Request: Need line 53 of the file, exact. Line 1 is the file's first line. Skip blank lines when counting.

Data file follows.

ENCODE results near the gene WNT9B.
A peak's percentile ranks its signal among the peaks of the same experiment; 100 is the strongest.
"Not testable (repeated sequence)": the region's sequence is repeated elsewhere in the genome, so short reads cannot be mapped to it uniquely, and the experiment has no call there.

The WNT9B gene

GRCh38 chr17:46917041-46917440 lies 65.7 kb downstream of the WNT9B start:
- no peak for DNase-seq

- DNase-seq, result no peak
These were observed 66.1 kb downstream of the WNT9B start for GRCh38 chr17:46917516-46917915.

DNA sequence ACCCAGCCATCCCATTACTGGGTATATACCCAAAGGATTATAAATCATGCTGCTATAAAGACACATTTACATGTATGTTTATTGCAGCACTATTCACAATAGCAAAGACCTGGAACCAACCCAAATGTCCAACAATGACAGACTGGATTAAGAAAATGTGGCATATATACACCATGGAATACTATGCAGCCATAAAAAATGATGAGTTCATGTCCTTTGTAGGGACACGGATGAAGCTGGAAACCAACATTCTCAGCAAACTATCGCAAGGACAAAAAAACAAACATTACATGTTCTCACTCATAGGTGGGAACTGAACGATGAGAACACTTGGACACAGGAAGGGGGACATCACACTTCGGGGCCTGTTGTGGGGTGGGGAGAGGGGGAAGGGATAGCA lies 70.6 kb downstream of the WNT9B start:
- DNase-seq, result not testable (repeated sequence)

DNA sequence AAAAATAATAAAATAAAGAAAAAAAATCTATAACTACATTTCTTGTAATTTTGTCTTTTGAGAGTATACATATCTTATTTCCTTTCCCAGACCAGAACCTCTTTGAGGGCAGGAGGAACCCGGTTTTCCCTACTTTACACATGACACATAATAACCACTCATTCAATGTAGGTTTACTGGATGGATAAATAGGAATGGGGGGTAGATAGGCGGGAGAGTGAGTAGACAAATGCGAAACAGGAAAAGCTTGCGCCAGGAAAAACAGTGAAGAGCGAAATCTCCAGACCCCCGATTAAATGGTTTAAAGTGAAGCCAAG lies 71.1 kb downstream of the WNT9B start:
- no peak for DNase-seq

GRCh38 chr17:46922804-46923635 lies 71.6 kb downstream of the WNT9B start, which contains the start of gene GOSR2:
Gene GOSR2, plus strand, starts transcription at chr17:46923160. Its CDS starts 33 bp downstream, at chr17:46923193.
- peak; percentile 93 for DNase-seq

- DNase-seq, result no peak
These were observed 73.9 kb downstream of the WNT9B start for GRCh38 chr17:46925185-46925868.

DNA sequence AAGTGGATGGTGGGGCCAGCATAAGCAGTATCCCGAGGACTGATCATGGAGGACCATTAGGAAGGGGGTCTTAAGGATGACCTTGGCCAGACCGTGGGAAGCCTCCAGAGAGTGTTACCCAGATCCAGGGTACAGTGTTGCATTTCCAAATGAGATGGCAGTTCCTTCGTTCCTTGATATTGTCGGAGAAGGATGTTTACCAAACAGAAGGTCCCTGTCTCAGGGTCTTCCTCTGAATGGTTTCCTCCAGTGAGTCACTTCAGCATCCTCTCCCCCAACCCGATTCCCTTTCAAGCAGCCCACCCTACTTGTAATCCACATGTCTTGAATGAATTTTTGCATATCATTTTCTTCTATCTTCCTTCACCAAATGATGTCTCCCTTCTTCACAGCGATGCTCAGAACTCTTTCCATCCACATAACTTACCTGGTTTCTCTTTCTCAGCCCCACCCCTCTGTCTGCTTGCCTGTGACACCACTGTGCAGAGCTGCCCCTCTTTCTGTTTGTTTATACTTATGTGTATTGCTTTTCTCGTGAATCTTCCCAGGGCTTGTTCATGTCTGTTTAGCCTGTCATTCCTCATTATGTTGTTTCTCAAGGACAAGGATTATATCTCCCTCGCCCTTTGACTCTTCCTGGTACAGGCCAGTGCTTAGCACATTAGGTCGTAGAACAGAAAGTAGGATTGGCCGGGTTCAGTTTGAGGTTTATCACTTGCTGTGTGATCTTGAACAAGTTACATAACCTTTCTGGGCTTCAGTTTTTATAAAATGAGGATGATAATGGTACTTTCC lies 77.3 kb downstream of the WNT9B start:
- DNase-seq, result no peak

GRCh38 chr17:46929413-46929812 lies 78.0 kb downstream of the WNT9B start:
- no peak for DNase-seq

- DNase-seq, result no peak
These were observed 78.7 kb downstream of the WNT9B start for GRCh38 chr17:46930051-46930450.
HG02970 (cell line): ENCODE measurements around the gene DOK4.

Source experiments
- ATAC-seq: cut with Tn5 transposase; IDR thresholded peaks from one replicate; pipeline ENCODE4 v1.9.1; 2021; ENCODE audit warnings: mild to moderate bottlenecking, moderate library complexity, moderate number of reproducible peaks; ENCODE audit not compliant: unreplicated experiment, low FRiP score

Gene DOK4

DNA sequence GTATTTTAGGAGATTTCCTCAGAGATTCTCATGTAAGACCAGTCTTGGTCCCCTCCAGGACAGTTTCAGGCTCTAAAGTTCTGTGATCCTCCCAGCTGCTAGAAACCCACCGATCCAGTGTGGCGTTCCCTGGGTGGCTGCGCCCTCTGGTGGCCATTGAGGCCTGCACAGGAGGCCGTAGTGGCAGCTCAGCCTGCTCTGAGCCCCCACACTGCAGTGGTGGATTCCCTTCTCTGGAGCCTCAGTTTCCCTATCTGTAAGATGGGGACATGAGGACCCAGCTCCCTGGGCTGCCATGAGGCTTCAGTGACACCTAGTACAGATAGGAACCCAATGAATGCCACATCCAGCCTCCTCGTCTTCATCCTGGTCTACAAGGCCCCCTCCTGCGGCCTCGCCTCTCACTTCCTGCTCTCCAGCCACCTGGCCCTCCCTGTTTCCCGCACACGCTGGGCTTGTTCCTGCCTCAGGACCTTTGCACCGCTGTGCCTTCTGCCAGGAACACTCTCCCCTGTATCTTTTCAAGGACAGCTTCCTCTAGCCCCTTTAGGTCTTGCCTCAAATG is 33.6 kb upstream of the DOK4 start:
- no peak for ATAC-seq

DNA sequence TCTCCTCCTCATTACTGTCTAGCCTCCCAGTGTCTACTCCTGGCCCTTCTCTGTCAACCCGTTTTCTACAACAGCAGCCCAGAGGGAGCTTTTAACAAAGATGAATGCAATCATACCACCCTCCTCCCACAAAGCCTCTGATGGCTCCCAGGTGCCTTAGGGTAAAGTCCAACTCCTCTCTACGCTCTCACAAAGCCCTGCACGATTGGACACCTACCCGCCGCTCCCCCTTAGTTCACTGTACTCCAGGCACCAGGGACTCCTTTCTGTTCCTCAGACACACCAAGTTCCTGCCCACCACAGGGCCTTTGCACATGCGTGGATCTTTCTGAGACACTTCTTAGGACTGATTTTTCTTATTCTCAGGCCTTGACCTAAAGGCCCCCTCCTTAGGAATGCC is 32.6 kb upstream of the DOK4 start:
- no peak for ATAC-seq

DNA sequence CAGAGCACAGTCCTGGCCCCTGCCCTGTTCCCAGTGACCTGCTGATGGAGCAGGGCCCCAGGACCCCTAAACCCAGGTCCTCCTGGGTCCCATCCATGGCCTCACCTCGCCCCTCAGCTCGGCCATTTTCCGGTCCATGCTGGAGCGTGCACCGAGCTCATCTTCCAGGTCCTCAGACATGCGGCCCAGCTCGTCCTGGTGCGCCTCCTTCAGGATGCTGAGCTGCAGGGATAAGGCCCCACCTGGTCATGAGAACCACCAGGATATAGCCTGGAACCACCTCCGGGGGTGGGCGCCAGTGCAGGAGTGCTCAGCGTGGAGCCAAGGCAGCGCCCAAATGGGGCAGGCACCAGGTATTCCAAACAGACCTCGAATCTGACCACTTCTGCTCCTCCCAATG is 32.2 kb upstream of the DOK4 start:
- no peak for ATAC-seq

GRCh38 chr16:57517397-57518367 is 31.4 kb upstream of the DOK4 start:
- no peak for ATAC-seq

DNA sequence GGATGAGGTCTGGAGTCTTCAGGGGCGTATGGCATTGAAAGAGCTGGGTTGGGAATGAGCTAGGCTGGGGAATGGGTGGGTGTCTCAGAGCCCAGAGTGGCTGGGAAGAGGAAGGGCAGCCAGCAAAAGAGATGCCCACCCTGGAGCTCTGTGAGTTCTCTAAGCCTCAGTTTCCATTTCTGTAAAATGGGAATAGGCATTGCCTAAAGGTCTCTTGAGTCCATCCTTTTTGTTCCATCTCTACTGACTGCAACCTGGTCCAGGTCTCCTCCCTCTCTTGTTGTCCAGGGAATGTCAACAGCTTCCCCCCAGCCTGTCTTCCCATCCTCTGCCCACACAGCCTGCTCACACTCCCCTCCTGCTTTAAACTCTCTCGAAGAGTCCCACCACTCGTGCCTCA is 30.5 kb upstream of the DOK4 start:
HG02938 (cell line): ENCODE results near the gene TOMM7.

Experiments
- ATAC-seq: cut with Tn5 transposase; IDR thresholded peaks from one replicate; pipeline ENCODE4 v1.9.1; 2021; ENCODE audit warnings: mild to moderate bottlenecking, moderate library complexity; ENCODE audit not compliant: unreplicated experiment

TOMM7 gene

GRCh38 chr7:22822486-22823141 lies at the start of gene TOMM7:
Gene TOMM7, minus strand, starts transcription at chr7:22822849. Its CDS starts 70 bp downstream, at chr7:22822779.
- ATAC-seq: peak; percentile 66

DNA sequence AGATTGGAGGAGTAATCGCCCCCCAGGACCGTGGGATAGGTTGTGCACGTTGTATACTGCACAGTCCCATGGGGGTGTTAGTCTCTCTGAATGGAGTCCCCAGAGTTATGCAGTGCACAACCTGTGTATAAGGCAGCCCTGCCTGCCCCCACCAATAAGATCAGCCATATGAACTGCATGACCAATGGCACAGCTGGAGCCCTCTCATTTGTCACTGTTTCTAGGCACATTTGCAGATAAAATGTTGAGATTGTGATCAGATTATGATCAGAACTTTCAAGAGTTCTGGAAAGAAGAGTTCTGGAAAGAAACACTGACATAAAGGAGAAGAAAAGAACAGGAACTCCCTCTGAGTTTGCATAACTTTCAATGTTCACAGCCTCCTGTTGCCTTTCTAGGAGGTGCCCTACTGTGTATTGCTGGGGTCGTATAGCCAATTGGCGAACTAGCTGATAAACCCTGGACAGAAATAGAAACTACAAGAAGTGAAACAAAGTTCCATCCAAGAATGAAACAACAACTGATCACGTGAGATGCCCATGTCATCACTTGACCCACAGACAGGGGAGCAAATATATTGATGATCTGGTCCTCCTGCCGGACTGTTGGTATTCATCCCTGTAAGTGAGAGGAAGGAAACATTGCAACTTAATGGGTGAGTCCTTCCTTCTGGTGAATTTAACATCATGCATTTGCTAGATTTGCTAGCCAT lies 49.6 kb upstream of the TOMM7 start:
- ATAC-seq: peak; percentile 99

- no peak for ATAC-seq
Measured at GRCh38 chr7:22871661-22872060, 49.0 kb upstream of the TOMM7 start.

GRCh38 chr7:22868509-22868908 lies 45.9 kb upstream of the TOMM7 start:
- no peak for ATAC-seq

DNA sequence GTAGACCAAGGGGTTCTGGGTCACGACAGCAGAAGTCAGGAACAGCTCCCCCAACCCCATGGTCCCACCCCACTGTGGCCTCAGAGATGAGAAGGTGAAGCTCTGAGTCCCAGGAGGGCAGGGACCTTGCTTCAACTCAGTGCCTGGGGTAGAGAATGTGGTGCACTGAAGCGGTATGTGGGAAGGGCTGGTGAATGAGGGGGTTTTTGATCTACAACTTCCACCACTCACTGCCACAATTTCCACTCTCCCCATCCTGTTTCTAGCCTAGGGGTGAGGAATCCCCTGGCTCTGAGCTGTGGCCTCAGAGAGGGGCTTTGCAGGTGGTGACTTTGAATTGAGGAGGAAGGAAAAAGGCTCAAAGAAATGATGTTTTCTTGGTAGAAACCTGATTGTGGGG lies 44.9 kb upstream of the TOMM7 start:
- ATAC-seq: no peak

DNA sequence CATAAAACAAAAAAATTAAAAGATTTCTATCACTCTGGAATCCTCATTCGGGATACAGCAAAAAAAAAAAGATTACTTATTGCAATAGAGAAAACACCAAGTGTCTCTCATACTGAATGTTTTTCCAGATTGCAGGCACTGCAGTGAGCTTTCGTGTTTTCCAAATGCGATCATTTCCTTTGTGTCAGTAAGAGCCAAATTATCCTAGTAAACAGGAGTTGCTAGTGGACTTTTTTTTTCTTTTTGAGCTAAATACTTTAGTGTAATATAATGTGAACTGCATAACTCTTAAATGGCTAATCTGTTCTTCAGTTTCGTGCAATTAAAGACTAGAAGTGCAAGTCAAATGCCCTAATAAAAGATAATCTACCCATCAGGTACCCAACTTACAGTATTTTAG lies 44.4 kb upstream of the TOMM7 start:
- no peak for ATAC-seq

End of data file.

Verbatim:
- no peak for ATAC-seq